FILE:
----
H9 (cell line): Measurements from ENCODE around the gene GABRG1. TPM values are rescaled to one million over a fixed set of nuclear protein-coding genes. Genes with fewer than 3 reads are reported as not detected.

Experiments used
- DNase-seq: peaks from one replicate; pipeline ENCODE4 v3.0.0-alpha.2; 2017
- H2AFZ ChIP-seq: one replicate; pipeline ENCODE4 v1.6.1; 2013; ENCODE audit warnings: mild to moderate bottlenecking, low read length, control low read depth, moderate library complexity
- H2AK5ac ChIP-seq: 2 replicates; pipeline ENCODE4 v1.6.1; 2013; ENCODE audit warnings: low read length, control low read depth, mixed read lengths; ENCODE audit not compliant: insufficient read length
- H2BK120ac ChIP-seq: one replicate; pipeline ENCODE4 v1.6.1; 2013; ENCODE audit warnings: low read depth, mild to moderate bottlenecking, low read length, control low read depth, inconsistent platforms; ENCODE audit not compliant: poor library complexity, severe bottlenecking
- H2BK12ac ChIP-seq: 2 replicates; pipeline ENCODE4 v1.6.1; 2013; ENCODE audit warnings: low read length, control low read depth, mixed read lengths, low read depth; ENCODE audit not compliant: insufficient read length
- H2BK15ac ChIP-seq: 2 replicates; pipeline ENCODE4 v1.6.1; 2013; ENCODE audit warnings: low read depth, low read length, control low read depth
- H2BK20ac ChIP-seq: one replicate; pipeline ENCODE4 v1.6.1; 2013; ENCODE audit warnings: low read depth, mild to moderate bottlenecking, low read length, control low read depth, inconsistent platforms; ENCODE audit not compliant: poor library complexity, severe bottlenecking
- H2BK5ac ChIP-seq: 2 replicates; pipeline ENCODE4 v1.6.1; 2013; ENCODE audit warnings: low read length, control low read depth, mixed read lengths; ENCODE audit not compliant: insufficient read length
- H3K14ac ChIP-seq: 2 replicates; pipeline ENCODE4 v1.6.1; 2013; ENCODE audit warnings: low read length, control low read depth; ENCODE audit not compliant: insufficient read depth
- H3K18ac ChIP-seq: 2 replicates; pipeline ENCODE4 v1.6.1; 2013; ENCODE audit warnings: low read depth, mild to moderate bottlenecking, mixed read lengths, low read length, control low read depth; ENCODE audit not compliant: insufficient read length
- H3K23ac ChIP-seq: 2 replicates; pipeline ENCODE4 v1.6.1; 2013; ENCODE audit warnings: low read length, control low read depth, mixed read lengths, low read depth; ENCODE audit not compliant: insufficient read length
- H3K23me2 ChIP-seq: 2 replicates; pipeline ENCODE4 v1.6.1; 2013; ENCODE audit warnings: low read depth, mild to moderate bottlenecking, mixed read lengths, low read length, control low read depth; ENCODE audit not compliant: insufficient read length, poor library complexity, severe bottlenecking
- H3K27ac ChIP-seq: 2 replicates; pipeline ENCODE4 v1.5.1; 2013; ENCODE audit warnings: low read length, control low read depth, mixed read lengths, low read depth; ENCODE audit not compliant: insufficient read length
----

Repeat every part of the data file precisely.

H9 (cell line): Measurements from ENCODE around the gene GABRG1. TPM values are rescaled to one million over a fixed set of nuclear protein-coding genes. Genes with fewer than 3 reads are reported as not detected.

Experiments used
- DNase-seq: peaks from one replicate; pipeline ENCODE4 v3.0.0-alpha.2; 2017
- H2AFZ ChIP-seq: one replicate; pipeline ENCODE4 v1.6.1; 2013; ENCODE audit warnings: mild to moderate bottlenecking, low read length, control low read depth, moderate library complexity
- H2AK5ac ChIP-seq: 2 replicates; pipeline ENCODE4 v1.6.1; 2013; ENCODE audit warnings: low read length, control low read depth, mixed read lengths; ENCODE audit not compliant: insufficient read length
- H2BK120ac ChIP-seq: one replicate; pipeline ENCODE4 v1.6.1; 2013; ENCODE audit warnings: low read depth, mild to moderate bottlenecking, low read length, control low read depth, inconsistent platforms; ENCODE audit not compliant: poor library complexity, severe bottlenecking
- H2BK12ac ChIP-seq: 2 replicates; pipeline ENCODE4 v1.6.1; 2013; ENCODE audit warnings: low read length, control low read depth, mixed read lengths, low read depth; ENCODE audit not compliant: insufficient read length
- H2BK15ac ChIP-seq: 2 replicates; pipeline ENCODE4 v1.6.1; 2013; ENCODE audit warnings: low read depth, low read length, control low read depth
- H2BK20ac ChIP-seq: one replicate; pipeline ENCODE4 v1.6.1; 2013; ENCODE audit warnings: low read depth, mild to moderate bottlenecking, low read length, control low read depth, inconsistent platforms; ENCODE audit not compliant: poor library complexity, severe bottlenecking
- H2BK5ac ChIP-seq: 2 replicates; pipeline ENCODE4 v1.6.1; 2013; ENCODE audit warnings: low read length, control low read depth, mixed read lengths; ENCODE audit not compliant: insufficient read length
- H3K14ac ChIP-seq: 2 replicates; pipeline ENCODE4 v1.6.1; 2013; ENCODE audit warnings: low read length, control low read depth; ENCODE audit not compliant: insufficient read depth
- H3K18ac ChIP-seq: 2 replicates; pipeline ENCODE4 v1.6.1; 2013; ENCODE audit warnings: low read depth, mild to moderate bottlenecking, mixed read lengths, low read length, control low read depth; ENCODE audit not compliant: insufficient read length
- H3K23ac ChIP-seq: 2 replicates; pipeline ENCODE4 v1.6.1; 2013; ENCODE audit warnings: low read length, control low read depth, mixed read lengths, low read depth; ENCODE audit not compliant: insufficient read length
- H3K23me2 ChIP-seq: 2 replicates; pipeline ENCODE4 v1.6.1; 2013; ENCODE audit warnings: low read depth, mild to moderate bottlenecking, mixed read lengths, low read length, control low read depth; ENCODE audit not compliant: insufficient read length, poor library complexity, severe bottlenecking
- H3K27ac ChIP-seq: 2 replicates; pipeline ENCODE4 v1.5.1; 2013; ENCODE audit warnings: low read length, control low read depth, mixed read lengths, low read depth; ENCODE audit not compliant: insufficient read length